The collected data were entered SPSS V. 20. Then, the data normalization was determined using the Kolmogorov-Smirnov test. Chi-squared test was used to compare the quality of life with qualitative factors, such as marital status. Moreover, Analysis of Variance (ANOVA) was used to compare the quality of life with several factors. Pearson’s correlation coefficient was used to examine the correlation between the quality of life with parent’s income, family collaboration, satisfaction with social status, and satisfaction with marital life.
3. Results 
In total, 150 mothers of children with leukemia participated in this study. The Mean±SD age of the mothers was 31.39±3.79 years. The Mean±SD score of MQOL was 68.28±19.77. Total MQOL and its dimensions are presented in Table 1.




There was a significant relationship between MQOL and the samples’ socio-demographic characteristics, except age (P=0.27). Therefore, higher educational level and employment increase the MQOL (P<0.05) (Table 2). Additionally, there was a significant relationship between MQOL and the parents’ income, family cooperation, satisfaction with social status, and satisfaction with marital life (P=0.001) (Table 3).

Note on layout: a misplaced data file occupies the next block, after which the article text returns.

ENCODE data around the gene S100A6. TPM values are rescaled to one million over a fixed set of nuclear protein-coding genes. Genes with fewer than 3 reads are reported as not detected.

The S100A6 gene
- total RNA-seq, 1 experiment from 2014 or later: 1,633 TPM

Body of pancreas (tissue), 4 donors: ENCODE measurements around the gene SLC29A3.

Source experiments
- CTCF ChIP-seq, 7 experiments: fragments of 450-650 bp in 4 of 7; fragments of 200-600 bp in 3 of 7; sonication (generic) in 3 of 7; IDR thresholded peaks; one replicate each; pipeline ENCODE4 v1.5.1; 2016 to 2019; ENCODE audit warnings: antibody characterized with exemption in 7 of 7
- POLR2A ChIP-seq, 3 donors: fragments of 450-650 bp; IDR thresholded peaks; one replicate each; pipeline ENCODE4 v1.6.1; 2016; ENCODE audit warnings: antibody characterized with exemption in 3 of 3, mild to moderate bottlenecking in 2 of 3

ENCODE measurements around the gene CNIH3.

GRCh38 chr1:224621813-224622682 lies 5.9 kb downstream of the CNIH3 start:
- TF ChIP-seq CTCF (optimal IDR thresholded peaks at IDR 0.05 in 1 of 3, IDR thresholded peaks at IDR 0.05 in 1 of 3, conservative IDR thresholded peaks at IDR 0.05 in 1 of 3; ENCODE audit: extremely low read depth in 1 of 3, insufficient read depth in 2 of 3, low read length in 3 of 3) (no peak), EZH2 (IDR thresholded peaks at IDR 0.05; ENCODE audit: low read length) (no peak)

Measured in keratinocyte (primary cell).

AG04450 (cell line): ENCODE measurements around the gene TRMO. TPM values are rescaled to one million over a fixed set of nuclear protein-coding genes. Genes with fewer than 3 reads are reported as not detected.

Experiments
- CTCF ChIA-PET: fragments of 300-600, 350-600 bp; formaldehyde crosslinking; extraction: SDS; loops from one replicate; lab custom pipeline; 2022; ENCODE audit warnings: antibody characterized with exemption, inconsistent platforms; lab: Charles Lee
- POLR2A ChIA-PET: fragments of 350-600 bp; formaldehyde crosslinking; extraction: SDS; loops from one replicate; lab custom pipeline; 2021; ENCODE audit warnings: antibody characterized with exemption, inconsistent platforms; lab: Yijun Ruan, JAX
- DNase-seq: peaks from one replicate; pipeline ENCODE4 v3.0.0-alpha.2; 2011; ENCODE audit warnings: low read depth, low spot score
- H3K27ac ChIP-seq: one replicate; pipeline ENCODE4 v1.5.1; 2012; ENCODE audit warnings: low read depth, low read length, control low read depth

4. Discussion
This study determined the life quality of the mothers of children with leukemia and its related factors. Study findings suggested that the quality of life reported by the mothers was less than the average. The obtained data also revealed that nearly 80% of families participating in this study experienced severe conflicts in marital relationships and reported family performance as undesirable.